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Orienteering As a Sport

Orienteering is a fun sport that not many people really consider. But if you want to get active and have a good time too, it’s something that you definitely shouldn’t rule out. You can have fun with friends and even make it competitive. It’s hard to understand how enjoyable it can be until you’ve given it a try for yourself. You get to keep fit, solve challenges and see amazing sites.

 

  1. The Winner of the First Known Orienteering Competition finished the Course in 1 Hour and 47 Minutes

 Orienteering dates back to near the end of the 19th century. It was in 1897 that the very first public orienteering competition took place. It was sponsored by the Tjalve Sports Club and was held near Oslo in Norway. Back then, there were three control points, far fewer than are used now. A map and compass was used, as is the case now. And the winner of the competition managed to finish the course in 1 hour and 47 minutes. This was the first ever competition, and the sport has developed, advanced and changed from there.

 

  1. Early Child-Friendly Orienteering Challenges Included 200 Racers and Were 12 km Long

 Not long after that first race, the authorities in charge of sports in Stockholm thought it would be a good idea to get more children involved in orienteering. This made sense because if the sport was to grow, young people had to be onboard with it all. It was a cross country even that contained aspects of orienteering, but it wasn’t exactly like the orienteering competitions we know today. It included around 200 racers, and it was 12 km long. It was after this race that the general rules of the sport were put in place and the modern sport started to develop.

 

  1. Sweden Has 49 Orienteering Gold Medals, the Most of Any Country

 It’s maybe not so surprising that the country with the most gold medals in orienteering is Sweden. This is one of the countries that adopted the sport early, and it remains more popular there than it is in other parts of the world. The second most successful orienteering nation is Norway; they have 42 golds. They also have 130 medals in total, compared to the 153 that Sweden have. These two countries have dominated the world sport for a pretty long time now.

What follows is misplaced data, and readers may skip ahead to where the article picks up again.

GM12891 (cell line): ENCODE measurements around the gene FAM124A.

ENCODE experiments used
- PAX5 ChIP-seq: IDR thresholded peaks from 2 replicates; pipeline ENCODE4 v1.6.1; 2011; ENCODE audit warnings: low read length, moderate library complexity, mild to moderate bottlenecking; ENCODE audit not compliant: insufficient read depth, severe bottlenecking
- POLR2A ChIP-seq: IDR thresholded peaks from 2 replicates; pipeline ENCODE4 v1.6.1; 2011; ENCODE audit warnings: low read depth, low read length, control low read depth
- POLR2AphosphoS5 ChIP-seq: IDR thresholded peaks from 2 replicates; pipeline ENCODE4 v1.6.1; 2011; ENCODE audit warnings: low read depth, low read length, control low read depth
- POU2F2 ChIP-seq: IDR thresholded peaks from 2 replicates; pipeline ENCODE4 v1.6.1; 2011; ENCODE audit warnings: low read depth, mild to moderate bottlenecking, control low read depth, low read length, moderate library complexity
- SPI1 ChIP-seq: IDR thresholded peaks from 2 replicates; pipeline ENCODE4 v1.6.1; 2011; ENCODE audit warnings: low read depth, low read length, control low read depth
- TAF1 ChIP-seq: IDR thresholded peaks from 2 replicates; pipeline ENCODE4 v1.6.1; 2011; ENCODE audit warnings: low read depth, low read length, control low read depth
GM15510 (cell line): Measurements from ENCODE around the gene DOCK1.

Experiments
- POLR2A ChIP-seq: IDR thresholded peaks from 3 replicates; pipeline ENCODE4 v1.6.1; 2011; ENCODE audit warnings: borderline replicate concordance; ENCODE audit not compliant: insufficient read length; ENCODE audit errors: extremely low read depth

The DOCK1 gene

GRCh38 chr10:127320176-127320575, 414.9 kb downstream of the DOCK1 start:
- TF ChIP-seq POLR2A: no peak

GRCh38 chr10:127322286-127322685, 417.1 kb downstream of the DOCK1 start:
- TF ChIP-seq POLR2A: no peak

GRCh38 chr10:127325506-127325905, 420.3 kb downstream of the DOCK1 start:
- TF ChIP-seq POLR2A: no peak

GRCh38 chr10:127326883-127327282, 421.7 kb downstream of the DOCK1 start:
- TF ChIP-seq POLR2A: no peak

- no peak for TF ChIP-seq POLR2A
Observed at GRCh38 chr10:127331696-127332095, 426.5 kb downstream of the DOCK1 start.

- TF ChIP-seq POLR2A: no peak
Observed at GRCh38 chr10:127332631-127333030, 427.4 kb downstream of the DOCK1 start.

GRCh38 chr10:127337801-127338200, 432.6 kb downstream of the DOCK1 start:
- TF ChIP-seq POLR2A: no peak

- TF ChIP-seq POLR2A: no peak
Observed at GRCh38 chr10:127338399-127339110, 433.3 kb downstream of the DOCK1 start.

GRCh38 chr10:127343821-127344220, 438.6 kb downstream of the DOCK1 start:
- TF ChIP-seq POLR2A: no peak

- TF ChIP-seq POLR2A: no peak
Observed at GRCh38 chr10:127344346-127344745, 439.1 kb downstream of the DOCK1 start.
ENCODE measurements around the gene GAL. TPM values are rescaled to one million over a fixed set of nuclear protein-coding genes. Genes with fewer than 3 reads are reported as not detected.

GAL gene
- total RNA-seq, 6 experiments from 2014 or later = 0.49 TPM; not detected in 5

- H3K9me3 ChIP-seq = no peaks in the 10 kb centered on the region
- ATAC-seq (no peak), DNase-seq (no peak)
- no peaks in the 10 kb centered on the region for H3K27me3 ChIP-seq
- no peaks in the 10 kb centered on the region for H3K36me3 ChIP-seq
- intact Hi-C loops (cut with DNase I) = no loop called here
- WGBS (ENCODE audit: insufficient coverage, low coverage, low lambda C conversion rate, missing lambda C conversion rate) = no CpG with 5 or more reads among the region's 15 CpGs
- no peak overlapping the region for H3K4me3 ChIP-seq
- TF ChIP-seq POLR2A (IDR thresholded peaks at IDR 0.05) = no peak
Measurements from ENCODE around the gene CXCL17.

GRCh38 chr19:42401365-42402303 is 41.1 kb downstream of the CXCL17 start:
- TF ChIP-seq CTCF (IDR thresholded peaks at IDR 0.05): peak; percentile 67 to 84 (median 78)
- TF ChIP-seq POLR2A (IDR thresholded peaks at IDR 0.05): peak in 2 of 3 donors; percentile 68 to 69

1. In the UK, 6700 Take Part in Orienteering Regularly

 The UK is one of the countries in which regular participation in the sport is being tracked. Currently, 6700 people take part in it regularly, and this is slightly down on previous years. About ten years ago, closer to 12000 people were taking part. So, action might need to be taken to get more people taking up the sport and trying it out for the first time. In other countries, particularly in Scandinavia and Russia, participation is far higher, but precise numbers are not recorded.

 

  1. Clothing actually REALLY matters

As strange as it sound, orienteering can actually be risky business. If you get lost, you need to ensure that you have everything you need to both survive and help with being rescued. You have to think about everything from your clothing to medical packs and emergency products. Ensure you always pack things like a Fleece jacket and a first aid kit. Here’s a handy guide of how to keep safe.

 

  1. The Scales Used for More Competitive Orienteering Maps are 1:15000 or 1:10000

 If you are interested in orienteering and want to do it competitively, you will need to use a map. These are usually not given to competitors until the race is about to start. And when that does happen, they will be designed in very particular ways by the governing body. The scale used is usually either 1:15000 or 1:10000. That’s something that has to be kept in mind.

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